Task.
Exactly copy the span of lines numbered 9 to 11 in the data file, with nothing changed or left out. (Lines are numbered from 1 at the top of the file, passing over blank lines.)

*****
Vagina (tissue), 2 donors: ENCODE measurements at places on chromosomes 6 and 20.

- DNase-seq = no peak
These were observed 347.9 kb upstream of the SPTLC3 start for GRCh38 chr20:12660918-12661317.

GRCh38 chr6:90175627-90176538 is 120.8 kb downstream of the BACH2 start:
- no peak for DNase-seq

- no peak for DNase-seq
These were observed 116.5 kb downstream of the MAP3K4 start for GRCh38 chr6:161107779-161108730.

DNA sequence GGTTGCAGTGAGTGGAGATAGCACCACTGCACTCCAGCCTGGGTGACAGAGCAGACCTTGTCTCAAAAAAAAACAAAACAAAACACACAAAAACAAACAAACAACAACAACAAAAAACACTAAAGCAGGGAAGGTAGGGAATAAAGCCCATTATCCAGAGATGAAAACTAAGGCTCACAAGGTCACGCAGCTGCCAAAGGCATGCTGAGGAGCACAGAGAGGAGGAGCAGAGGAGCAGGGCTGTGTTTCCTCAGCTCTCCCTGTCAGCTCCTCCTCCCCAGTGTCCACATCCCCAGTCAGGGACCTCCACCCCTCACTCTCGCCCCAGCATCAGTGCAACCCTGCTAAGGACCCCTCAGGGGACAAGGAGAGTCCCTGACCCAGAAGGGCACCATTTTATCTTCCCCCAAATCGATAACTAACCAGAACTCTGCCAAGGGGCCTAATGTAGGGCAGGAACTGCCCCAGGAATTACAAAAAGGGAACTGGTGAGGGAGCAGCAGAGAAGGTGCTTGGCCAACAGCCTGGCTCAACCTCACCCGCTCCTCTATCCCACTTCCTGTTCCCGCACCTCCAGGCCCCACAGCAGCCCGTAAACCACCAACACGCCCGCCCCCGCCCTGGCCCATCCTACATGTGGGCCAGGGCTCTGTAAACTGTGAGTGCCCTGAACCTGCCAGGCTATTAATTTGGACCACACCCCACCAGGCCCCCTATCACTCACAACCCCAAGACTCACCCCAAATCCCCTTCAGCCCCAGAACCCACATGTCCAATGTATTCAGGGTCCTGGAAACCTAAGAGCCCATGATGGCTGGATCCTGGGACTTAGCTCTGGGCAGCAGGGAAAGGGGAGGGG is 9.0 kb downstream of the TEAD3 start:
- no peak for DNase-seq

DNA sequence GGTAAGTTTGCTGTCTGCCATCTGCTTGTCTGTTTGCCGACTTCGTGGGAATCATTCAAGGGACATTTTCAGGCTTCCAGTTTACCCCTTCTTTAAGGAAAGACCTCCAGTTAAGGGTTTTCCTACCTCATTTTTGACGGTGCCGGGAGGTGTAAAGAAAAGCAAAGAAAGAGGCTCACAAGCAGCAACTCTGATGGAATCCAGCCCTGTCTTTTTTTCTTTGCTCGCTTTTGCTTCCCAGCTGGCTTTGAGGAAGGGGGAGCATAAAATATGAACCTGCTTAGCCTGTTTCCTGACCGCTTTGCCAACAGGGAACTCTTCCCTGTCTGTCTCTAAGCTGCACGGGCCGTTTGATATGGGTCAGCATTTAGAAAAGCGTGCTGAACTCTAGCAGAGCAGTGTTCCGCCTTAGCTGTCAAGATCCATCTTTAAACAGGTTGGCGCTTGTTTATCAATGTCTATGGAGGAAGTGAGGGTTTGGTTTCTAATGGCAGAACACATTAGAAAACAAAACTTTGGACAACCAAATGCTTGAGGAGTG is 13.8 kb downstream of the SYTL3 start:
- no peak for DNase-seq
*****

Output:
- no peak for DNase-seq

DNA sequence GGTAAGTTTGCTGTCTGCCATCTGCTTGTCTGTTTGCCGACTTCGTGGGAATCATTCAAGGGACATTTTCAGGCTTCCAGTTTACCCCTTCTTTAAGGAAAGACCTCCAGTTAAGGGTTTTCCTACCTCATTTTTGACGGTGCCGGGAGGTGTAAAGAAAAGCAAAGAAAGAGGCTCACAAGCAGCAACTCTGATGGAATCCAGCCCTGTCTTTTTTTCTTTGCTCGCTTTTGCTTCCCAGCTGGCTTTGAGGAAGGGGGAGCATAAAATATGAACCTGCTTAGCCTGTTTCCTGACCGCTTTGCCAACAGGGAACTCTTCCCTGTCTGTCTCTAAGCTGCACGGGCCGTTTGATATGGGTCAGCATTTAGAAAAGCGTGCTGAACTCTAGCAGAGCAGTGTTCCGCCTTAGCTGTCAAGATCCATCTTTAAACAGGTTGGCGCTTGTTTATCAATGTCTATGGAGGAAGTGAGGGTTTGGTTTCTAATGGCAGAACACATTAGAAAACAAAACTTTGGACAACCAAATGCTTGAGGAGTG is 13.8 kb downstream of the SYTL3 start:
- no peak for DNase-seq